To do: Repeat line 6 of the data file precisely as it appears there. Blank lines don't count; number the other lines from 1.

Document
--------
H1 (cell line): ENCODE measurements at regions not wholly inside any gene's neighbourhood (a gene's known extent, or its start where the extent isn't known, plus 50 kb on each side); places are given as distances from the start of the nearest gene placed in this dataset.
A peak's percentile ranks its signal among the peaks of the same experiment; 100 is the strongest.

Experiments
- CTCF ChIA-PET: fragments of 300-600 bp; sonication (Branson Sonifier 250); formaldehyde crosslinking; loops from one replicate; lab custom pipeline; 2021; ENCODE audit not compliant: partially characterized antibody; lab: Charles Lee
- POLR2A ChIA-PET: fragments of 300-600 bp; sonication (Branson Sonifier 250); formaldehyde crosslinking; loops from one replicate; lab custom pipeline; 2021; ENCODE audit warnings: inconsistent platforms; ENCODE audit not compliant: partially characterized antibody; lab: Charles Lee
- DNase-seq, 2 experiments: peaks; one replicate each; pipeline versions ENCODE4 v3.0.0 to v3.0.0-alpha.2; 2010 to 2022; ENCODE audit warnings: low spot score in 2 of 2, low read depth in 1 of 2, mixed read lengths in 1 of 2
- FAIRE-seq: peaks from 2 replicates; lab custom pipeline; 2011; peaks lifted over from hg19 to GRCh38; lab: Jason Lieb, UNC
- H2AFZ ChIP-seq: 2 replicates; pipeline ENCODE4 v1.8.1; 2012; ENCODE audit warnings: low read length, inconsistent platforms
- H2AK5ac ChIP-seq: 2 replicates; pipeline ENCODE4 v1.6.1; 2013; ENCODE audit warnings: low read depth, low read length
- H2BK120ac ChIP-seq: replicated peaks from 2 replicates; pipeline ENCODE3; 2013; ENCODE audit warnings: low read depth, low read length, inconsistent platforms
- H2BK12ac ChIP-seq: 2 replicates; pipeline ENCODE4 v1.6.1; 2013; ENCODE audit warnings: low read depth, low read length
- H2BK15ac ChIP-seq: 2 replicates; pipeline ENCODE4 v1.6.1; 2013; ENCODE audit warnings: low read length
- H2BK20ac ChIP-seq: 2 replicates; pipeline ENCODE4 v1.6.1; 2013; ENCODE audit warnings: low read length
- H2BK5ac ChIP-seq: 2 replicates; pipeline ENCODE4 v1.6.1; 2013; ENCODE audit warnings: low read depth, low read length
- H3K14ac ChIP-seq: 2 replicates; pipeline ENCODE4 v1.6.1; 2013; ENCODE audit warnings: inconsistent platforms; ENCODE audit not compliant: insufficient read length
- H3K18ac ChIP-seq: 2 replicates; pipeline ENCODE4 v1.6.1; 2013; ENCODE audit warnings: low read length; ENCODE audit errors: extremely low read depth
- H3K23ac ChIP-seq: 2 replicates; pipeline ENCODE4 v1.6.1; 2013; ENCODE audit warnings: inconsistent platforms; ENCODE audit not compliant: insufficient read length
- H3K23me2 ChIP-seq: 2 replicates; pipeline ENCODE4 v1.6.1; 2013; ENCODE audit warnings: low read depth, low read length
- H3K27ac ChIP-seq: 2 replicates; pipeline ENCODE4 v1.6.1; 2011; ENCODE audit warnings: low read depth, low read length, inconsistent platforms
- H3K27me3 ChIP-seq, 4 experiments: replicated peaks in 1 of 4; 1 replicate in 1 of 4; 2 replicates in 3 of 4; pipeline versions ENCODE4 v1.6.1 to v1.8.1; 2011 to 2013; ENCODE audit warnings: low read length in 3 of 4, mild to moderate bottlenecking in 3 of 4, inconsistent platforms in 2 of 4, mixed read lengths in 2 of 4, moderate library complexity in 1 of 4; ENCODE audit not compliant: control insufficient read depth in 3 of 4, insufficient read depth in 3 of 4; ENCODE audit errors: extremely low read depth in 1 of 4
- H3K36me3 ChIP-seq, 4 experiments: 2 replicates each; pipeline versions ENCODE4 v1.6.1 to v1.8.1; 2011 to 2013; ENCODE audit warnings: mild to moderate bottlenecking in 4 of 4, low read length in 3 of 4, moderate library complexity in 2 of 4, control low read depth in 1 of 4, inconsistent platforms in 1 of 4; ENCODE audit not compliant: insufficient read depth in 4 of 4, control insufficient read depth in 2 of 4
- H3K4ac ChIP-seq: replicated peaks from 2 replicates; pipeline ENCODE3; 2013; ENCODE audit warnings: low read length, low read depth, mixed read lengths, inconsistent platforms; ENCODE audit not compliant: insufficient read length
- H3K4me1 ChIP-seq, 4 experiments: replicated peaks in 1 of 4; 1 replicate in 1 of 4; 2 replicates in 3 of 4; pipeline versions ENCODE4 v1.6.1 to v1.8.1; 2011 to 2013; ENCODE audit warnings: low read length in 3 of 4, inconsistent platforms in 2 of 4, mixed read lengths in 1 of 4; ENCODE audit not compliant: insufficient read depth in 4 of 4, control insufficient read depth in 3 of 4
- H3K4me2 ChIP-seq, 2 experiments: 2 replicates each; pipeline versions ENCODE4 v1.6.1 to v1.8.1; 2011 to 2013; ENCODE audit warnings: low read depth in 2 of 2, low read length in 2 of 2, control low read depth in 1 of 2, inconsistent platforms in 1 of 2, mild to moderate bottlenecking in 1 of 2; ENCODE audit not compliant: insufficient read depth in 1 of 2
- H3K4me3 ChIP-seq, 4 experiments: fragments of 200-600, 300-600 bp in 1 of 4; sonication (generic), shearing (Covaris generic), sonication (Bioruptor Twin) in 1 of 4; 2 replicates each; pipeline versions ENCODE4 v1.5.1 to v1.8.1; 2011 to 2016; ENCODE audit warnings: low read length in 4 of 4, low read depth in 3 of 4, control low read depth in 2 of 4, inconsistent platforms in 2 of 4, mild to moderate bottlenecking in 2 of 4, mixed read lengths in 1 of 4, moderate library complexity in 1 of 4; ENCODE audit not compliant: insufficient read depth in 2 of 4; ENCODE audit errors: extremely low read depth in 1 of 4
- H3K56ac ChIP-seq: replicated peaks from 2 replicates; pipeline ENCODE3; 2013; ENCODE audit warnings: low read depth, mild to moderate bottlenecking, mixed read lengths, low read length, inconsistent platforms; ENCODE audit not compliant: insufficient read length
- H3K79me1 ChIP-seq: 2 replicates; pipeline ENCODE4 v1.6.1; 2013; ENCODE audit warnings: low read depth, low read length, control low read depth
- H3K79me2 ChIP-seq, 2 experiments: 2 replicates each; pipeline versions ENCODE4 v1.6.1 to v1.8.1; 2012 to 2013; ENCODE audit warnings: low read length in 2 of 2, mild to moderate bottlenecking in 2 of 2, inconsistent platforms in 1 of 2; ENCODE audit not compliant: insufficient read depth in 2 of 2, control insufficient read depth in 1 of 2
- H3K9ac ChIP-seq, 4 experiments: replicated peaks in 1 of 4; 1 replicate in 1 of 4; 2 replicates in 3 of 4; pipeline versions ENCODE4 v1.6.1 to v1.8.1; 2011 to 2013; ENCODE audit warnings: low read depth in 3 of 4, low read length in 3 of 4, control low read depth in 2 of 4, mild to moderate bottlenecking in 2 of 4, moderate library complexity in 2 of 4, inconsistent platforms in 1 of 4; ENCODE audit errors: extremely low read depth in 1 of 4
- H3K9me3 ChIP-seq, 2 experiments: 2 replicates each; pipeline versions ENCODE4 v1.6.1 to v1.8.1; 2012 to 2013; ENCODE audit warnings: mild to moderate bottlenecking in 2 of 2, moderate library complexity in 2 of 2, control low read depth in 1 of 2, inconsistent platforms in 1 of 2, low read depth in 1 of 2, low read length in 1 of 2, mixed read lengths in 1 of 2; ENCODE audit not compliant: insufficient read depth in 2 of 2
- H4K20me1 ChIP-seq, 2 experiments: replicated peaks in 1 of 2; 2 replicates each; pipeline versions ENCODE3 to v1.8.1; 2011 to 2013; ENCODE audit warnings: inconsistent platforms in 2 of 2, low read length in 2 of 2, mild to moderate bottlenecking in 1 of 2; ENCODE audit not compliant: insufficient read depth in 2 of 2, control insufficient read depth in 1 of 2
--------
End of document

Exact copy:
- DNase-seq, 2 experiments: peaks; one replicate each; pipeline versions ENCODE4 v3.0.0 to v3.0.0-alpha.2; 2010 to 2022; ENCODE audit warnings: low spot score in 2 of 2, low read depth in 1 of 2, mixed read lengths in 1 of 2